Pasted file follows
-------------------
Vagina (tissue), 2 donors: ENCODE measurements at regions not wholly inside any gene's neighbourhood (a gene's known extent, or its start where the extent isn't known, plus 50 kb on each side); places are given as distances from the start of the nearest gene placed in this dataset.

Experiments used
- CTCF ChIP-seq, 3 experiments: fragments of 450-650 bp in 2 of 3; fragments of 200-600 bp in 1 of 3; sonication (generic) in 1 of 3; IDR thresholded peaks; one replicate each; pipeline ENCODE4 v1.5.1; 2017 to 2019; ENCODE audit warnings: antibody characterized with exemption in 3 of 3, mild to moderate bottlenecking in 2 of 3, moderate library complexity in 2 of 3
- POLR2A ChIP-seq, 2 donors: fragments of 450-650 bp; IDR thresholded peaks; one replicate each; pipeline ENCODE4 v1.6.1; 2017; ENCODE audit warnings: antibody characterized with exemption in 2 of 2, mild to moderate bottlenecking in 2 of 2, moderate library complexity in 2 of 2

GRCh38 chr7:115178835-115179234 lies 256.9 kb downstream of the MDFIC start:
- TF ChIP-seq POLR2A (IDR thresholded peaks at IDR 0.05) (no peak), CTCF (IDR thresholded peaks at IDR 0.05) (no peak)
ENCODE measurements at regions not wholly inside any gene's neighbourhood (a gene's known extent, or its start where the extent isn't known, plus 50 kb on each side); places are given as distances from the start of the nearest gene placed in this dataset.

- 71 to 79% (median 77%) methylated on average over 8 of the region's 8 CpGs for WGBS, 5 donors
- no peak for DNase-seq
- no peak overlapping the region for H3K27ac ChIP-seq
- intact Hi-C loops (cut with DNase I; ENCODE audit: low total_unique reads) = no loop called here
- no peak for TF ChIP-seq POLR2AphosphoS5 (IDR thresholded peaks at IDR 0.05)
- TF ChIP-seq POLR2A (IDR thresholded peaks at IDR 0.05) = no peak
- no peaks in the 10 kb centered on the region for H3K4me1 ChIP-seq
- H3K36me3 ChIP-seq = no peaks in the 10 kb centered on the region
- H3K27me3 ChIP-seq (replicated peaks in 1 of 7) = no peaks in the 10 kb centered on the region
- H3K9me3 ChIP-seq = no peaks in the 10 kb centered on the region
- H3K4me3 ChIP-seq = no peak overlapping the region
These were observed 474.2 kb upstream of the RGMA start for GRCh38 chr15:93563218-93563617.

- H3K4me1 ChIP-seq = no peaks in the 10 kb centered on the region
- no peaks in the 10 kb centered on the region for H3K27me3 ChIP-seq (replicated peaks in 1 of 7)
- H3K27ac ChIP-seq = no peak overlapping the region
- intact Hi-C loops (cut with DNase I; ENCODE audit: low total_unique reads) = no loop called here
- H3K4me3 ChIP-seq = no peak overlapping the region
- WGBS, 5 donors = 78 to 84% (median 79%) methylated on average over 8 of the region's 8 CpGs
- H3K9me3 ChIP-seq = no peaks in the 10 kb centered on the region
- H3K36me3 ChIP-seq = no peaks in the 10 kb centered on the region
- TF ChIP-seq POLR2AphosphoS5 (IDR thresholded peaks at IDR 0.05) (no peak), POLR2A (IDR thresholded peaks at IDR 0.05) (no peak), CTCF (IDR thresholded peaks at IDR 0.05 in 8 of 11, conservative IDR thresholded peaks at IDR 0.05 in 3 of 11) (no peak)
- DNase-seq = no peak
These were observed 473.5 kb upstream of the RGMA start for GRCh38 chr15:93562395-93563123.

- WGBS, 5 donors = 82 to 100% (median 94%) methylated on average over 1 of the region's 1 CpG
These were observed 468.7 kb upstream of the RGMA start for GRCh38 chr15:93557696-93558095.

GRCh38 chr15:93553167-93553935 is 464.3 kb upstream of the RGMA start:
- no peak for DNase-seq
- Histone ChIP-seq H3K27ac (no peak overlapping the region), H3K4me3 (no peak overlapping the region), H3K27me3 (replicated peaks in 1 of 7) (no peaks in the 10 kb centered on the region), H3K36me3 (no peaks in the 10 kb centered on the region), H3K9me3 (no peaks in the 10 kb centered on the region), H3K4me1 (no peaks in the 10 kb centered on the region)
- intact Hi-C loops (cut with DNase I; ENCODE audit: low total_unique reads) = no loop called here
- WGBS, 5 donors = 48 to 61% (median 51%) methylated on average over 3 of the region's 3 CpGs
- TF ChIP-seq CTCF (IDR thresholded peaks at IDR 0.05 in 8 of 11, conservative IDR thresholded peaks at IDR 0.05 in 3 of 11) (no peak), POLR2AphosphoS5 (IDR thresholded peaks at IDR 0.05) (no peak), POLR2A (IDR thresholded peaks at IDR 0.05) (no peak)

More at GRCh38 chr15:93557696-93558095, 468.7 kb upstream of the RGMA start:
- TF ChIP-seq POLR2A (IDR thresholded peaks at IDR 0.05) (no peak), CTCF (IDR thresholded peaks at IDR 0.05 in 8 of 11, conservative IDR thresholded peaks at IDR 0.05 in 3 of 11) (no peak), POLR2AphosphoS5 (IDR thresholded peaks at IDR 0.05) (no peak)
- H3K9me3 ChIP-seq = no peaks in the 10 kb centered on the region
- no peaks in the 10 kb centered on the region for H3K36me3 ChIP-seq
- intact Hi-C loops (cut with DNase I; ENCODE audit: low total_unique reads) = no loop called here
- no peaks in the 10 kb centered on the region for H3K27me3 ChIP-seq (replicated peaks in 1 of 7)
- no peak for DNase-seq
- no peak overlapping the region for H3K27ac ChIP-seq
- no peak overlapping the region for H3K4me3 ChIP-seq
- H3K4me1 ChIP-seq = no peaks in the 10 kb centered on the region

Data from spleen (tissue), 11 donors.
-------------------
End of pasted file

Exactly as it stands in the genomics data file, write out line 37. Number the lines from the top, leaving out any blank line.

- WGBS, 5 donors = 48 to 61% (median 51%) methylated on average over 3 of the region's 3 CpGs